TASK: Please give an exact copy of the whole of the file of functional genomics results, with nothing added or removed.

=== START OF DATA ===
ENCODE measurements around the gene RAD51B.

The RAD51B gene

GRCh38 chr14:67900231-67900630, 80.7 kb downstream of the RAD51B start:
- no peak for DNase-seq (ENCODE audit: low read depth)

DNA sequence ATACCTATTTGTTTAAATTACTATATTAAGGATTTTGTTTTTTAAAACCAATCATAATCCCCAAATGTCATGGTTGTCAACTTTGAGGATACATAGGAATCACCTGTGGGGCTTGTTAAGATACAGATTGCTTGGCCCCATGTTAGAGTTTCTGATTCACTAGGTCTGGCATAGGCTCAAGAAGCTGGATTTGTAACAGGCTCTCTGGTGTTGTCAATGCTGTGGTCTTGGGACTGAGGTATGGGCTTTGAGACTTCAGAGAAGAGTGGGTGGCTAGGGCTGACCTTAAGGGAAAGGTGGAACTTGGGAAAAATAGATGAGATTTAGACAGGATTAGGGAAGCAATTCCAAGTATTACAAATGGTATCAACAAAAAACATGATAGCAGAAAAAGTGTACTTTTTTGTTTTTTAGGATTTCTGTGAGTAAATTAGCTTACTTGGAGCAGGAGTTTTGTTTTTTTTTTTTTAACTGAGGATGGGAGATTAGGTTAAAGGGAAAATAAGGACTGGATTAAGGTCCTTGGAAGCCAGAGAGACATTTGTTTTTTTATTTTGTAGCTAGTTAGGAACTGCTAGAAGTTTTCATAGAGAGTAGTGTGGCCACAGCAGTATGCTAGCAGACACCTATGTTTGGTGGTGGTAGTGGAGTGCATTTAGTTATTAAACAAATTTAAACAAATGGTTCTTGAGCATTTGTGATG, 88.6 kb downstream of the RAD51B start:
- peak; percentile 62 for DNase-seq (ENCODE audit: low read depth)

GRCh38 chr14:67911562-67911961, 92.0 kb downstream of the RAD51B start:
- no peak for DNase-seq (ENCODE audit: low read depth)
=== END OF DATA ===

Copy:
ENCODE measurements around the gene RAD51B.

The RAD51B gene

GRCh38 chr14:67900231-67900630, 80.7 kb downstream of the RAD51B start:
- no peak for DNase-seq (ENCODE audit: low read depth)

DNA sequence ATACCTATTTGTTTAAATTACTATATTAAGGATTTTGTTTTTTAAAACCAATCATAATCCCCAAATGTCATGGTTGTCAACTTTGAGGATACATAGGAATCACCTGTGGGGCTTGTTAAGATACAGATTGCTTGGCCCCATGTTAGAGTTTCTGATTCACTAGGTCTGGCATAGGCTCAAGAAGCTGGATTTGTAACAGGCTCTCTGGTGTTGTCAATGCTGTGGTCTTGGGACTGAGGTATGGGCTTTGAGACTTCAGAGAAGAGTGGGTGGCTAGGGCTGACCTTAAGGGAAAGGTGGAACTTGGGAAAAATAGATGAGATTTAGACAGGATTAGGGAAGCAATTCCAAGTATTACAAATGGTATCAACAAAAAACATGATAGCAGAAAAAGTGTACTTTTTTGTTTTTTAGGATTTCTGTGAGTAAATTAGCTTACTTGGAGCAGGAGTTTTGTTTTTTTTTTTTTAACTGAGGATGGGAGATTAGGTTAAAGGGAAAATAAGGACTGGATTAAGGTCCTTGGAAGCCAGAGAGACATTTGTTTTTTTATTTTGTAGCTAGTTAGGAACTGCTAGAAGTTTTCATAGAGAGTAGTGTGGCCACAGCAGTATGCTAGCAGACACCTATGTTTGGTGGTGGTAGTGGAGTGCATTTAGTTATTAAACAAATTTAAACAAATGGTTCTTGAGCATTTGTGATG, 88.6 kb downstream of the RAD51B start:
- peak; percentile 62 for DNase-seq (ENCODE audit: low read depth)

GRCh38 chr14:67911562-67911961, 92.0 kb downstream of the RAD51B start:
- no peak for DNase-seq (ENCODE audit: low read depth)